This one makes me feel sad. Remembering when I used to be a stepmother. Knowing I’m not anymore. Such is life.
My stepsons are en-route. They are making their sticky fingered way back to me from the holidays, and a gang of cousins. Soon I will see them and marvel at their tallness. They will tell me about the diamonds they have collected on Minecraft and I will ohh and ahh and make their favourite dinner. And then it will be normal again; we will blend in to each other’s lives and the noise will seem as epic as it ever was.
Stepfamilies are weird like that. People go and all of a sudden silence reigns. Abandoned lunch boxes get used for leftovers, scooters lie unclaimed and dust collects on twisted Lego men. But then they come back, and the station lights go on again. Menus are planned, schedules are written and the shed is cleared for time out. All of us held together again, by walls and good intentions.
And yet despite the coming and going, each time they return I realise that the thing we have, it has never left, the chemical thing that happens in the space between stepparent and child. It happens when one of them reaches up to hold my hand and I feel I am their protector. It happens when I notice them repeating something I have said, or using a skill I have taught them and it happens when I see them sleeping.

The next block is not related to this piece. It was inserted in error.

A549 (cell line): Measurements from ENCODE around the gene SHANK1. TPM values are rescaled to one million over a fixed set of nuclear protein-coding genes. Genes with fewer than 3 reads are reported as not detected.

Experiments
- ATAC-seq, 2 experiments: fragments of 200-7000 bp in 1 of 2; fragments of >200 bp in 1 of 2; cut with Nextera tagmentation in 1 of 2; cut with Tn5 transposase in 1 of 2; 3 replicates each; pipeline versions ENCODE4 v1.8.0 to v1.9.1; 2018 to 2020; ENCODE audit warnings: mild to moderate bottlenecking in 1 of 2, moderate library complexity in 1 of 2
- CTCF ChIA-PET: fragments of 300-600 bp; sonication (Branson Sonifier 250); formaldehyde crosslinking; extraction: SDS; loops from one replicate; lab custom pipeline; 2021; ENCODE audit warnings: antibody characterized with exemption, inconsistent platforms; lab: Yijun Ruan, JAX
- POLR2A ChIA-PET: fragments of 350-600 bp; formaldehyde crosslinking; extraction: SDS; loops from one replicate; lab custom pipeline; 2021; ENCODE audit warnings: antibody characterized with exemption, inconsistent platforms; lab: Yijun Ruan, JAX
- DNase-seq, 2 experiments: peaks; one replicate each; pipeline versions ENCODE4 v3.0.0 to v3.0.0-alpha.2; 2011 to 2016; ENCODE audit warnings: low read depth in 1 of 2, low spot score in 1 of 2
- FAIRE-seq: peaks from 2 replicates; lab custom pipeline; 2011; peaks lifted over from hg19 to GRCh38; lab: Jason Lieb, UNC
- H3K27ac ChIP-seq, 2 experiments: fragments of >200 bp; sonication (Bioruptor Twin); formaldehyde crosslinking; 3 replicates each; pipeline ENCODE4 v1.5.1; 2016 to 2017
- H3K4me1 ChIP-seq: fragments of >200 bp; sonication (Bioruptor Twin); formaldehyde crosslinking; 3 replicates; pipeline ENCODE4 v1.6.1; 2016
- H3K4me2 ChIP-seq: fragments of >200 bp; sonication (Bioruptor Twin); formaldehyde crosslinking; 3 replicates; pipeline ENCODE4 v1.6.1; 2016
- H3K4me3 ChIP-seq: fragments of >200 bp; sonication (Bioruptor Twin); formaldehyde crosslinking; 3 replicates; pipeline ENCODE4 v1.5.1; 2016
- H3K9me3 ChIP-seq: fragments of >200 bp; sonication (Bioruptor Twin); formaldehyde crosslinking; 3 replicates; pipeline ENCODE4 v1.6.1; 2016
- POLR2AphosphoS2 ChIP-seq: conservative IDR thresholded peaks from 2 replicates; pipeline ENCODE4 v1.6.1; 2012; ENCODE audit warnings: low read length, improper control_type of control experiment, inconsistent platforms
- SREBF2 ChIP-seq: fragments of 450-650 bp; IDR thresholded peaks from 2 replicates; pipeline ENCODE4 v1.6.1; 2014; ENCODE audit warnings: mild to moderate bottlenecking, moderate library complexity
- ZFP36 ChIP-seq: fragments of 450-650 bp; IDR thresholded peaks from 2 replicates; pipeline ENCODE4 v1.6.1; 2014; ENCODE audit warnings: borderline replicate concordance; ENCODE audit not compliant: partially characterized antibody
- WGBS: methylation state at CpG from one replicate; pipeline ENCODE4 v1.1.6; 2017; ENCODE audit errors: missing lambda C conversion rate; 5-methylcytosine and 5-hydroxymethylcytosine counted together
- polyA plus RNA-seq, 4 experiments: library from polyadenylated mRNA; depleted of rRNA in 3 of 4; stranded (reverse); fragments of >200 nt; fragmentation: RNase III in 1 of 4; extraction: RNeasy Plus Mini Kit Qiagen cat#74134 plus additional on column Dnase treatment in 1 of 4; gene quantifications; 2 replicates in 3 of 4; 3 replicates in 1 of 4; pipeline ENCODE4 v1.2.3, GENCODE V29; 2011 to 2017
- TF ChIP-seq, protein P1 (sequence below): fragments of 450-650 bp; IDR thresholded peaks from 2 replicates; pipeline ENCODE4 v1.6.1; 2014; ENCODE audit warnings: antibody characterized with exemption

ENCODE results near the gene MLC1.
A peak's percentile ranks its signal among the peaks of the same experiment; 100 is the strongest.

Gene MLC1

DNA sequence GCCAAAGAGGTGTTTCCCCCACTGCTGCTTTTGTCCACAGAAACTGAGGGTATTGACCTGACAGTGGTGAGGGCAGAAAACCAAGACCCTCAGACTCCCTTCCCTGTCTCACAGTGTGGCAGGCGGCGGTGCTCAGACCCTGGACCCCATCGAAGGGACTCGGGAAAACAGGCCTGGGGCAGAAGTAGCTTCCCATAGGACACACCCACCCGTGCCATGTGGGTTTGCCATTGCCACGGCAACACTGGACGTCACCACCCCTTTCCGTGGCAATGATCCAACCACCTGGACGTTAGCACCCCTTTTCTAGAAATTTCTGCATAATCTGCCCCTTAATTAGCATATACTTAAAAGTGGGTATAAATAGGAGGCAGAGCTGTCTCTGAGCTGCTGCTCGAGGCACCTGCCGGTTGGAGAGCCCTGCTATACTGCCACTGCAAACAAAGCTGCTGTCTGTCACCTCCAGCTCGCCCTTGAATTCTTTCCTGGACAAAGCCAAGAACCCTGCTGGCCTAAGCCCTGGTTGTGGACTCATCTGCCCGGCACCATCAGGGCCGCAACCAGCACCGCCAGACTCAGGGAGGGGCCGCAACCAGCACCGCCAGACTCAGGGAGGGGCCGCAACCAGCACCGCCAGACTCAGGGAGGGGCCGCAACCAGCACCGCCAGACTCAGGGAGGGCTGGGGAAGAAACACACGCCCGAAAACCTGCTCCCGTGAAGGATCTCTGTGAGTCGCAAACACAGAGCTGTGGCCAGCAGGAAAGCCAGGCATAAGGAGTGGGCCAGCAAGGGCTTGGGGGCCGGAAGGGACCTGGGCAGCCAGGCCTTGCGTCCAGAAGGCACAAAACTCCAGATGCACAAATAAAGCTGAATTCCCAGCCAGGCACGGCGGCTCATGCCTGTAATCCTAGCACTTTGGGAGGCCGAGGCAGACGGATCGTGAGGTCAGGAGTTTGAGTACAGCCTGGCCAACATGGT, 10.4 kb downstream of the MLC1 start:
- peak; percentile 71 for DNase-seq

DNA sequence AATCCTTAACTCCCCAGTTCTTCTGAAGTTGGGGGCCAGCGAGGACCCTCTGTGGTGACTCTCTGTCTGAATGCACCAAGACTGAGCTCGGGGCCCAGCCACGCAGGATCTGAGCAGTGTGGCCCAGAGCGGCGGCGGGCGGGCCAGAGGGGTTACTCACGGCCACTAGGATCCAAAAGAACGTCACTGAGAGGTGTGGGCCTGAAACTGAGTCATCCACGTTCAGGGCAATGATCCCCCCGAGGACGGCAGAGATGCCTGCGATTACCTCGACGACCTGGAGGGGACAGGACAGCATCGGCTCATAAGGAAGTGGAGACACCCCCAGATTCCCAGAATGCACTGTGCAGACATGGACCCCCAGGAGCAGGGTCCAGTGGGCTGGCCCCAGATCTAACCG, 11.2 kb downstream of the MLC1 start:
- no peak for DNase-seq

To me, sleeping stepsons are about the most delicious thing on earth. Little chests going up and down, birdcage ribs so delicate under soft skin. They are innocent, un-protesting and submissive; all traces of will erased from their small foreheads and the smell, of kiddy toothpaste permeating the air.
So… biological glue, none. Tolerance – some, but love? Always.
I can’t help myself; it’s a chemical thing.